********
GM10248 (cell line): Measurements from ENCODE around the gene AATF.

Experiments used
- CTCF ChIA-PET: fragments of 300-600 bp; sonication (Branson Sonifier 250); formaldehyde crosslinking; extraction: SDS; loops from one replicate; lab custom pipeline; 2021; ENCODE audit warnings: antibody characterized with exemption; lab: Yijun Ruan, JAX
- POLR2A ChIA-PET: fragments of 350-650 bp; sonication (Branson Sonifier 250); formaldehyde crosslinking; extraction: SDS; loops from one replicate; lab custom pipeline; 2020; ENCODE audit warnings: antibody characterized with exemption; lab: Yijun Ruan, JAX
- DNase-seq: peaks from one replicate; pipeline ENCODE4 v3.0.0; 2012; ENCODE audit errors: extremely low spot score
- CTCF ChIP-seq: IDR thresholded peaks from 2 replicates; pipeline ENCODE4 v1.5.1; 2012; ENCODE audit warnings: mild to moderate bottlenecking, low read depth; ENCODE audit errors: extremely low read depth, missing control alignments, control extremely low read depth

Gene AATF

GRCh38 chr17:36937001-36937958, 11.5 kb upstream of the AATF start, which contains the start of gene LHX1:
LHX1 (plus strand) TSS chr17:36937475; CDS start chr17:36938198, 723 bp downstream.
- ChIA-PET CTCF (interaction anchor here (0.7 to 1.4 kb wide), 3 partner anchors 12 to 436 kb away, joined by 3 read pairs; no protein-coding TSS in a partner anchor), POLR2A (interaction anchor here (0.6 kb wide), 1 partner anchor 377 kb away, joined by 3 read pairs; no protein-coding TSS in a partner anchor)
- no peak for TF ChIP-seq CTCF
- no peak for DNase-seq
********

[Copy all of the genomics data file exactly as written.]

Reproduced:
GM10248 (cell line): Measurements from ENCODE around the gene AATF.

Experiments used
- CTCF ChIA-PET: fragments of 300-600 bp; sonication (Branson Sonifier 250); formaldehyde crosslinking; extraction: SDS; loops from one replicate; lab custom pipeline; 2021; ENCODE audit warnings: antibody characterized with exemption; lab: Yijun Ruan, JAX
- POLR2A ChIA-PET: fragments of 350-650 bp; sonication (Branson Sonifier 250); formaldehyde crosslinking; extraction: SDS; loops from one replicate; lab custom pipeline; 2020; ENCODE audit warnings: antibody characterized with exemption; lab: Yijun Ruan, JAX
- DNase-seq: peaks from one replicate; pipeline ENCODE4 v3.0.0; 2012; ENCODE audit errors: extremely low spot score
- CTCF ChIP-seq: IDR thresholded peaks from 2 replicates; pipeline ENCODE4 v1.5.1; 2012; ENCODE audit warnings: mild to moderate bottlenecking, low read depth; ENCODE audit errors: extremely low read depth, missing control alignments, control extremely low read depth

Gene AATF

GRCh38 chr17:36937001-36937958, 11.5 kb upstream of the AATF start, which contains the start of gene LHX1:
LHX1 (plus strand) TSS chr17:36937475; CDS start chr17:36938198, 723 bp downstream.
- ChIA-PET CTCF (interaction anchor here (0.7 to 1.4 kb wide), 3 partner anchors 12 to 436 kb away, joined by 3 read pairs; no protein-coding TSS in a partner anchor), POLR2A (interaction anchor here (0.6 kb wide), 1 partner anchor 377 kb away, joined by 3 read pairs; no protein-coding TSS in a partner anchor)
- no peak for TF ChIP-seq CTCF
- no peak for DNase-seq